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Int J Med Mushrooms. 2015;17(5):443-52.

Chemical Compositions and Macrophage Activation of Polysaccharides from Leon's Mane Culinary-Medicinal Mushroom Hericium erinaceus (Higher Basidiomycetes) in Different Maturation Stages.

Author information

1
National Engineering Research Center of Edible Fungi, Key Laboratory of Edible Fungi Resources and Utilization (South), Ministry of Agriculture, P.R. China, Shanghai Academy of Agricultural Sciences, Institute of Edible Fungi, Shanghai, China.
2
National Engineering Research Center of Edible Fungi; Key Laboratory of Applied Mycological Resources and Utilization, Ministry of Agriculture; Shanghai Key Laboratory of Agricultural Genetics and Breeding; Institute of Edible Fungi, Shanghai Academy.
3
Insitute of Edible Fungi,Shanghai Academy of Agricultural Sciences, National Engineering Research Center of Edible Fungi, Key Laboratory of Applied Mycological Resources and Utilization, Shanghai Key Laboratory of Agricultural Genetics and Breeding, China.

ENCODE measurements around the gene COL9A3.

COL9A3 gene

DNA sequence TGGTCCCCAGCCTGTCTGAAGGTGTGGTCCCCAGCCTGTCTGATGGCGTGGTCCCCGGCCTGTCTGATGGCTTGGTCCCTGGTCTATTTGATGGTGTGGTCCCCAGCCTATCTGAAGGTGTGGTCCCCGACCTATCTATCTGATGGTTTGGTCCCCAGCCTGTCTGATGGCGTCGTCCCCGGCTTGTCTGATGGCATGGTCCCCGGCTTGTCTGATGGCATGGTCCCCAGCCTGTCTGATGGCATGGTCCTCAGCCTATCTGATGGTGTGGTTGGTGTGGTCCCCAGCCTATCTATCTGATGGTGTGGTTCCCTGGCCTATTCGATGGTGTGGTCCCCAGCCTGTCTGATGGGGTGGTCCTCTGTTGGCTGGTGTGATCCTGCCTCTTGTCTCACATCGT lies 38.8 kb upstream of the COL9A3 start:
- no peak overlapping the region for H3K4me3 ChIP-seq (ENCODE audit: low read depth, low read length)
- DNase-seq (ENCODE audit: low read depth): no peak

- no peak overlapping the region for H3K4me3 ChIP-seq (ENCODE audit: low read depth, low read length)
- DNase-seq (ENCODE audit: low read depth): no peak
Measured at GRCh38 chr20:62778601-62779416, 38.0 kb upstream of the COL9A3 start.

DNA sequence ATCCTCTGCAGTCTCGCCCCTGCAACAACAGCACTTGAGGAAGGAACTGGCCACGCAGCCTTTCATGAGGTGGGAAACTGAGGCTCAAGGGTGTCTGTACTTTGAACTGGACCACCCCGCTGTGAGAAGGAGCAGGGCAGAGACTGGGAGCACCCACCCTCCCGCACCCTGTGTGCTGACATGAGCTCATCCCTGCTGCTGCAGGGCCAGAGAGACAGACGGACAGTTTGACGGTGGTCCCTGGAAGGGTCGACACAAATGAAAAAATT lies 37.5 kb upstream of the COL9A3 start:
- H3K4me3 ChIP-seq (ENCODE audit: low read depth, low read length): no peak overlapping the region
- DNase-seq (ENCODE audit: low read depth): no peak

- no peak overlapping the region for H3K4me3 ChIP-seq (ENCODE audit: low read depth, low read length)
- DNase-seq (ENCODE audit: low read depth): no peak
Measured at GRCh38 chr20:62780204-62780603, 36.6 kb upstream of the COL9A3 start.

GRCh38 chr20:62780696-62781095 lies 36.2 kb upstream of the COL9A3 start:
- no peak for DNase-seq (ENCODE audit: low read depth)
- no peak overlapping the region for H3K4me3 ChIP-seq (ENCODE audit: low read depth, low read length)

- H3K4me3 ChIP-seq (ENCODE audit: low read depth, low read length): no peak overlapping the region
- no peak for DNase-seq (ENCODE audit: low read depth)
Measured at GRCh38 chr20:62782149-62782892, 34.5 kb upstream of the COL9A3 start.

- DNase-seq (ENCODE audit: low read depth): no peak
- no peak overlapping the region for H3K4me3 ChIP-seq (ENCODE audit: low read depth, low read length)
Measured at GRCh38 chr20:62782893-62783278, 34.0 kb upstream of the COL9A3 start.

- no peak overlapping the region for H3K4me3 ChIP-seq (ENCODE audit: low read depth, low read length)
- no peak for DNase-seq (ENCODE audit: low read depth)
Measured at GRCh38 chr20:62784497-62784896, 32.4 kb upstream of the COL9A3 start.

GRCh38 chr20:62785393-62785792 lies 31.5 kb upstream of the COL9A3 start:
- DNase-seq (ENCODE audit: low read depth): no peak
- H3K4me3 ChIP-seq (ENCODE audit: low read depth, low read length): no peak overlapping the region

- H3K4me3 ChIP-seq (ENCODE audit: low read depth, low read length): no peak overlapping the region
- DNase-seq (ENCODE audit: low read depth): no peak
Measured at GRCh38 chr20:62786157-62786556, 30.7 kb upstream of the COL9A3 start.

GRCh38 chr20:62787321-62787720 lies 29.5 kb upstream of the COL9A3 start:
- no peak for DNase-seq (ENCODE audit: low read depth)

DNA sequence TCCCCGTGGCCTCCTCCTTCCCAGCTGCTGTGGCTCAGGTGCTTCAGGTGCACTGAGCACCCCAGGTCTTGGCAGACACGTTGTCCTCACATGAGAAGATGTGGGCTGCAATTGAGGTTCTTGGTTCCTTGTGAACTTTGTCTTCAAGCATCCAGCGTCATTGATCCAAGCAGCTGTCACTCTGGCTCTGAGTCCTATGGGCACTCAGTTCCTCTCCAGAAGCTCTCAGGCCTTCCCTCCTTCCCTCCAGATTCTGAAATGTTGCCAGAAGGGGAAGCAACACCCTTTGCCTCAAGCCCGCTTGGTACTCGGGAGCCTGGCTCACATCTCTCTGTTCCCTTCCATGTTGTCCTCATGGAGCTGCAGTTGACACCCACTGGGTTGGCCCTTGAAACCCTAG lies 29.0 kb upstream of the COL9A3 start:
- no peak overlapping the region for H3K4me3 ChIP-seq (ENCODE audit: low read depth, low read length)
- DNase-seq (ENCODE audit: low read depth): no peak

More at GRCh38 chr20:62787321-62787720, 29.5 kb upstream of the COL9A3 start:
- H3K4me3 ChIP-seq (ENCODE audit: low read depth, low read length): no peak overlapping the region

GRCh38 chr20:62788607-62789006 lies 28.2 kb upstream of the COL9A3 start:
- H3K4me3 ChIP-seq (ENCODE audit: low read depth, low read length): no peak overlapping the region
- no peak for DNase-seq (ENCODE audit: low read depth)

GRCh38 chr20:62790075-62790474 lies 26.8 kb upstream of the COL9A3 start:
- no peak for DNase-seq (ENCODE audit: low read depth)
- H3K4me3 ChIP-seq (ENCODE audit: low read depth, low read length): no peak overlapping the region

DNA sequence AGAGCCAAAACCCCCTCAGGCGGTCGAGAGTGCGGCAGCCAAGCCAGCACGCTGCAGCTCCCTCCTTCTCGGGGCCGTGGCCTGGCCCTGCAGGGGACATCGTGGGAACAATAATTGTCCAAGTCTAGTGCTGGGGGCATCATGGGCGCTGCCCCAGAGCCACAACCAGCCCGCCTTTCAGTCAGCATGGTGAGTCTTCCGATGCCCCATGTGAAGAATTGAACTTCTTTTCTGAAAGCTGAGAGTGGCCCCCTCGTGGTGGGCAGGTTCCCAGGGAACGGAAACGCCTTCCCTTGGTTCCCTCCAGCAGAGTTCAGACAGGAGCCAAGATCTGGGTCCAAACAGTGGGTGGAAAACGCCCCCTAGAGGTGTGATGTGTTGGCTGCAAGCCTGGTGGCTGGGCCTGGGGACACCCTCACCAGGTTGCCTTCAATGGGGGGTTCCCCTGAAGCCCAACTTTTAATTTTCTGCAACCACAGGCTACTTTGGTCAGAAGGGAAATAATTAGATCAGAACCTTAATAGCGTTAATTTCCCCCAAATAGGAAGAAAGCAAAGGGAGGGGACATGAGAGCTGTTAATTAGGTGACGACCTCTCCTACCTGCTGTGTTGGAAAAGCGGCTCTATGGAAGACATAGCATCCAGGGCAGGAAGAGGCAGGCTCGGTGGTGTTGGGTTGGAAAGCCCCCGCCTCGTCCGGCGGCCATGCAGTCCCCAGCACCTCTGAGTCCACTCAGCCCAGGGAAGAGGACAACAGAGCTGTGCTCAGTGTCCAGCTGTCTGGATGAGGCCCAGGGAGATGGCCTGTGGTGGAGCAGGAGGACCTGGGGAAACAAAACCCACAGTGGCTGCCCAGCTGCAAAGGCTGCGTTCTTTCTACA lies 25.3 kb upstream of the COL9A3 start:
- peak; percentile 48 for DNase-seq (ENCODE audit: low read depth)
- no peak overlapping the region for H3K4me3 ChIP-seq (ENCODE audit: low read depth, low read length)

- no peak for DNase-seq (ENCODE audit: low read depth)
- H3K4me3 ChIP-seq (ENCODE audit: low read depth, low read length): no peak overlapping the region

4
School of Food and Biological Engineering, Jiangsu University, Zhenjiang, China.

Abstract

We studied the effect of the maturation stage on the chemical compositions and macrophage activation activity of polysaccharides from the culinary-medicinal mushroom Hericium erinaceus. Results showed that total polysaccharides increased, whereas protein content decreased with the maturation stage development of fruiting body. Nine polysaccharide fractions, 3 from each of the maturity stages IV (small fungal spine stage), V (mid-fungal spine stage) and VI (mature), were prepared using the gradient ethanol precipitation method. The polysaccharide fraction HP4A isolated from the maturating-stage (stage IV) fruiting body had a significant difference from the fractions HP5A (stage V) and HP6A (stage VI) in the molecular weight distribution and monosaccharide compositions. Immunostimulating tests revealed that the polysaccharide fraction HP6 isolated from the mature stage (stage VI) fruiting body presented higher macrophage activation activity. Our findings provided important information for the harvest and use of H. erinaceus with higher qualities and functional benefits.

PMID:
26082983
[Indexed for MEDLINE]

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